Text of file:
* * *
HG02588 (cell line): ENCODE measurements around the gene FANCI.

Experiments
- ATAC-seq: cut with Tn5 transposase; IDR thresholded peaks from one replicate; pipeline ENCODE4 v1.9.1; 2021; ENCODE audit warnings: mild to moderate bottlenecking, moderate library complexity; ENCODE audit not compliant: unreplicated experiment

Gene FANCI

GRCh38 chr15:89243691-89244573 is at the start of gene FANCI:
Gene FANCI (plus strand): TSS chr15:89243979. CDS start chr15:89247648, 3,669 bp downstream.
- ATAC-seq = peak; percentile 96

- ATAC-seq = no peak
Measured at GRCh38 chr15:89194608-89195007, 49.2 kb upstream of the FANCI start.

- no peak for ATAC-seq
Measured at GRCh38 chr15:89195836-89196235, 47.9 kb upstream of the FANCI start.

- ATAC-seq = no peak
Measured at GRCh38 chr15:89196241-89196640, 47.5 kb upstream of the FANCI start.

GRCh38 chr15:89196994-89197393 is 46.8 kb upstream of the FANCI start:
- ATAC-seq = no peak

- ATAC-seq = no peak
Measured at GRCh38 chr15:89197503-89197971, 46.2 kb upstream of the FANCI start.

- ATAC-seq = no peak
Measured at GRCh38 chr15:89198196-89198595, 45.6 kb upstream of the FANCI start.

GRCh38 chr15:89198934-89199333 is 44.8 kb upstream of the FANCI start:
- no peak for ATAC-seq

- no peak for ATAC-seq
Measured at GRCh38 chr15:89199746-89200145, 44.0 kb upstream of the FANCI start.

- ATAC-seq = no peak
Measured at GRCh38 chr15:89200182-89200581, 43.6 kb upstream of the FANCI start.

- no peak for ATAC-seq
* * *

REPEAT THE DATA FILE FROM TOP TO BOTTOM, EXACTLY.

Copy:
HG02588 (cell line): ENCODE measurements around the gene FANCI.

Experiments
- ATAC-seq: cut with Tn5 transposase; IDR thresholded peaks from one replicate; pipeline ENCODE4 v1.9.1; 2021; ENCODE audit warnings: mild to moderate bottlenecking, moderate library complexity; ENCODE audit not compliant: unreplicated experiment

Gene FANCI

GRCh38 chr15:89243691-89244573 is at the start of gene FANCI:
Gene FANCI (plus strand): TSS chr15:89243979. CDS start chr15:89247648, 3,669 bp downstream.
- ATAC-seq = peak; percentile 96

- ATAC-seq = no peak
Measured at GRCh38 chr15:89194608-89195007, 49.2 kb upstream of the FANCI start.

- no peak for ATAC-seq
Measured at GRCh38 chr15:89195836-89196235, 47.9 kb upstream of the FANCI start.

- ATAC-seq = no peak
Measured at GRCh38 chr15:89196241-89196640, 47.5 kb upstream of the FANCI start.

GRCh38 chr15:89196994-89197393 is 46.8 kb upstream of the FANCI start:
- ATAC-seq = no peak

- ATAC-seq = no peak
Measured at GRCh38 chr15:89197503-89197971, 46.2 kb upstream of the FANCI start.

- ATAC-seq = no peak
Measured at GRCh38 chr15:89198196-89198595, 45.6 kb upstream of the FANCI start.

GRCh38 chr15:89198934-89199333 is 44.8 kb upstream of the FANCI start:
- no peak for ATAC-seq

- no peak for ATAC-seq
Measured at GRCh38 chr15:89199746-89200145, 44.0 kb upstream of the FANCI start.

- ATAC-seq = no peak
Measured at GRCh38 chr15:89200182-89200581, 43.6 kb upstream of the FANCI start.

- no peak for ATAC-seq